Maud's Line Summary & Study Guide

Margaret Verble
This Study Guide consists of approximately 54 pages of chapter summaries, quotes, character analysis, themes, and more - everything you need to sharpen your knowledge of Maud's Line.
This section contains 714 words
(approx. 2 pages at 400 words per page)
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Maud's Line Summary & Study Guide Description

Maud's Line Summary & Study Guide includes comprehensive information and analysis to help you understand the book. This study guide contains the following sections:

This detailed literature summary also contains Quotes and a Free Quiz on Maud's Line by Margaret Verble.

The following version of the book was used to create this guide: Verble, Margaret. Maud’s Line. First Mariner Book, 2015.

Maud’s Line, by Margaret Verble, is the story of a young Cherokee woman who lives on Indian allotment land in Oklahoma and yearns for a better life. Her life in Oklahoma is filled with hardship and violence, but also with the love of her family. When a handsome white man comes to town, Maud learns what is really important in life.

As the book begins, Maud and her brother Lovely are working in the garden when they hear their cow bawling in the field. They discover that someone has taken an axe to the cow’s back and left it to die. When Maud tells her extended family of the event, they agree that the Mount brothers are responsible for the cruel act. Shortly after the cow is killed, a handsome stranger, who comes to town peddling his wares, enters Maud’s life. Maud falls instantly in love with the educated and, to her eyes, worldly man named Booker. One night the local schoolhouse catches fire and Booker is accused of arson simply because he is a stranger. As a result, he is forced to stay in the area and he and Maud begin a relationship. On the night of the fire, Maud’s father and uncle go over to the Mounts to kill some of their pigs in retaliation for the cow. In turn, the Mounts leave a dead dog on Maud’s kitchen table. When Lovely buries the dog and then becomes ill, the family believes he has been exposed to rabies.

Maud continues to see Booker, but when the Mounts are found murdered and Mustard is suspected of committing the crime, Booker leaves town to think about whether or not he can handle Maud’s way of life. Unfortunately, the letter he leaves for Maud gets ruined in the rain and she does not know why he has left, so she has no idea if he will come back. Meanwhile, Mustard leaves town to avoid arrest and Maud is left to care for their home and Lovely in his absence.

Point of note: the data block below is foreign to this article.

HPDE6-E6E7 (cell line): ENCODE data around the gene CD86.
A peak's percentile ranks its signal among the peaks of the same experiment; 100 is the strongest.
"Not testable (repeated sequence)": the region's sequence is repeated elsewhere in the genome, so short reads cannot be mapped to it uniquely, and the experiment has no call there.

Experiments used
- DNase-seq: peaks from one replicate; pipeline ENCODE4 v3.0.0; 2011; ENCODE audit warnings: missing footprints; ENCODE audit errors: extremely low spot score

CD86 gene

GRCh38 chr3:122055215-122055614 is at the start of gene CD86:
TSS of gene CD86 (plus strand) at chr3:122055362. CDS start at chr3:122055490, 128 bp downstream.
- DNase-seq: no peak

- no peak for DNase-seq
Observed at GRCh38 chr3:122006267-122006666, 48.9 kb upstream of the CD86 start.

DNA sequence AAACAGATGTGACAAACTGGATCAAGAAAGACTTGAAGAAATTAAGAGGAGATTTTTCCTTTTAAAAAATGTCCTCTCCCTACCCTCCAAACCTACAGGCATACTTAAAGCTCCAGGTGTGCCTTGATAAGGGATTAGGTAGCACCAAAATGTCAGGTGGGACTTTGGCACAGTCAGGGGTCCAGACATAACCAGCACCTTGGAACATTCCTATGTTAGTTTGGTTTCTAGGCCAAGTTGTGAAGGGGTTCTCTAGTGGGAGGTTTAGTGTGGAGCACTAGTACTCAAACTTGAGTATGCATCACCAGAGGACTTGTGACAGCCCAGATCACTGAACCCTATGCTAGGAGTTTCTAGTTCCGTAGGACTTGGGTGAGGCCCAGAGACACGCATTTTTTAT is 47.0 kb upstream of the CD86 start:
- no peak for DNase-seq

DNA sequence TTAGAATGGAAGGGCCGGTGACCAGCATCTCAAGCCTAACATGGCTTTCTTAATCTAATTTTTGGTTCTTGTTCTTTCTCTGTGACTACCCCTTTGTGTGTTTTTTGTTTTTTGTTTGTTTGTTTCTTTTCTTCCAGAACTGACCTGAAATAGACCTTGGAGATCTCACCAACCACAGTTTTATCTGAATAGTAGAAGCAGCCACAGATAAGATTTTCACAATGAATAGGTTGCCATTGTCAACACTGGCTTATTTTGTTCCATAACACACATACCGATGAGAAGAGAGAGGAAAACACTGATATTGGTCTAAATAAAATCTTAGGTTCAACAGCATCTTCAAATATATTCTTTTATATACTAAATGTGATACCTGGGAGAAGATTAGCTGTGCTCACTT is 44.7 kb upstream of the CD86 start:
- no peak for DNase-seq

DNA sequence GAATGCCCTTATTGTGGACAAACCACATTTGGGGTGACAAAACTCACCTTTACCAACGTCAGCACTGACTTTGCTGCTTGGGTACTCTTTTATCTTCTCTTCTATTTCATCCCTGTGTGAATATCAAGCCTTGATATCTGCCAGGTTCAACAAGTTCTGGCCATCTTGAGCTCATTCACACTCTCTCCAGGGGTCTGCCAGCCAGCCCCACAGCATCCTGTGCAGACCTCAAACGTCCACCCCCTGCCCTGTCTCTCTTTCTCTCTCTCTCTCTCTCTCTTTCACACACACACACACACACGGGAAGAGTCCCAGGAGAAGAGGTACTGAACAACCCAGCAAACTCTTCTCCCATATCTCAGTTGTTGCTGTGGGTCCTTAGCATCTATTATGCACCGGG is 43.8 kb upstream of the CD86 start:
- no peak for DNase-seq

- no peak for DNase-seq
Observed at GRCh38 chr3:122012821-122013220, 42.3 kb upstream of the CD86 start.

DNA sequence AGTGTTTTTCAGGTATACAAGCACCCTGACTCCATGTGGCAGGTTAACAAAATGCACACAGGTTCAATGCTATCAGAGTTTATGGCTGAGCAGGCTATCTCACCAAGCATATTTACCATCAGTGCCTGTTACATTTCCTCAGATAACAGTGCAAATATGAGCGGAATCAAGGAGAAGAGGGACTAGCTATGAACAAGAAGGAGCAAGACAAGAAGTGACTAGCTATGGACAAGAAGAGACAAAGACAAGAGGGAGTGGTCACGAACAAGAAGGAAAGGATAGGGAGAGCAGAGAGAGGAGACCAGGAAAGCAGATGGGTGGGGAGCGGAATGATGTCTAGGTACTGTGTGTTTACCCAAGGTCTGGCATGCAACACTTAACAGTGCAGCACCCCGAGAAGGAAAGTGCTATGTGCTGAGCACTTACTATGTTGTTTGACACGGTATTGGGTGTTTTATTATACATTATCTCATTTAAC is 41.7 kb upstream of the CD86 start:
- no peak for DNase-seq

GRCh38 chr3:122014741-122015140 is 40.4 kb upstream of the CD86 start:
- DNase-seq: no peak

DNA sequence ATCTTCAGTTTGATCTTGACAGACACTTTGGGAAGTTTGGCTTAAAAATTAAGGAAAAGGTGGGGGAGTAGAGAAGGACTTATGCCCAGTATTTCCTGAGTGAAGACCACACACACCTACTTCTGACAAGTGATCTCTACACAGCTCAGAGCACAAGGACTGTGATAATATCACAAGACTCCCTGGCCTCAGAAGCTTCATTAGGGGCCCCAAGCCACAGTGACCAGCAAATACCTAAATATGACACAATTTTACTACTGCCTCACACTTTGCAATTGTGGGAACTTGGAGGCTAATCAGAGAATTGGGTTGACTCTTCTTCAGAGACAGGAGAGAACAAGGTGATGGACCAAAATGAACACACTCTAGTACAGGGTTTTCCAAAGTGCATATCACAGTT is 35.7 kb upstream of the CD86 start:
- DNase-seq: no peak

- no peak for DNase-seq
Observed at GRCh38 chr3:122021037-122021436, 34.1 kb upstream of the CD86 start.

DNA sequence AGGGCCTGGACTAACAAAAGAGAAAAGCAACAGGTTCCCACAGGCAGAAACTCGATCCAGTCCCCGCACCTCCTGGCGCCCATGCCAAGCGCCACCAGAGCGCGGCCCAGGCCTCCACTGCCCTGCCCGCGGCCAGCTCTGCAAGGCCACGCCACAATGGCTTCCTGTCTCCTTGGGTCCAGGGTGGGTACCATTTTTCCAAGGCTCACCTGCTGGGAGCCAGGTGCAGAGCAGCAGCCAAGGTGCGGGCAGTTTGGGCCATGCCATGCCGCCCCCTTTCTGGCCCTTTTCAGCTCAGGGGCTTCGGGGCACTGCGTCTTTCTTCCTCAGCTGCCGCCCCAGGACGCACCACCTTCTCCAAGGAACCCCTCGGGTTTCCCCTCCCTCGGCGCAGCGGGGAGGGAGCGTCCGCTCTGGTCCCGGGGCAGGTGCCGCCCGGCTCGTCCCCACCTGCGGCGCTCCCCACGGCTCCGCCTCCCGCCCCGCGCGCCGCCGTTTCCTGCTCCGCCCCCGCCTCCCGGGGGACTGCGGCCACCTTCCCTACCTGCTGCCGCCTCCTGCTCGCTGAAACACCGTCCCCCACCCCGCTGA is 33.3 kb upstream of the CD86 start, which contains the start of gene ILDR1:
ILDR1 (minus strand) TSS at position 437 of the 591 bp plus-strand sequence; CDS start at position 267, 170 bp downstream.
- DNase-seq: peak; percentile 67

While Booker is gone, Maud begins a sexual relationship with Billy, an Indian boy she has known for years. However, she is already pregnant with Booker’s baby. Maud tries to get her aunts to help her get rid of the baby, but they refuse. She then decides that Billy would make a good father, so she plans to pass the baby off as his, all the while still longing for Booker to return. Lovely begins to act strangely, as though he is mentally ill. He sees relatives who are long dead and hears voices that are not there. The entire family is concerned about him, but there seems to be little they can do. Lovely’s girlfriend breaks up with him due to his strange behaviour. Lovely is aware that something is not right and fears he is going mad. This leads him to take his own life.

With Lovely gone and no sign of Booker returning, Maud becomes depressed at the thought caring for a baby with Billy. Eventually, her family becomes concerned for her. Her great-uncle’s wife brings her a horse to ride saying that it might help her to dislodge the unborn baby. However, the horse is a gentle creature and the baby does not abort. Instead, Maud finds herself settled by her daily rides and her mood evens out. She becomes resigned to the birth of the baby and life with Billy.

Later, Maud learns that her father did, in fact, shoot Claude Mount, but that Claude himself shot John by accident. Her father briefly returns to town to tell Ryde that he is going to seek out the outlaw Pretty Boy Floyd to join his gang. When Booker learns of Maud’s pregnancy through Mr. Singer, he returns for Maud. He convinces her to marry him and leave her life behind for life in the city. Maud concludes that what she really wants out of life is to live in a place where someone loves her, so she leaves with Booker and signs her allotment land over to Billy.

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This section contains 714 words
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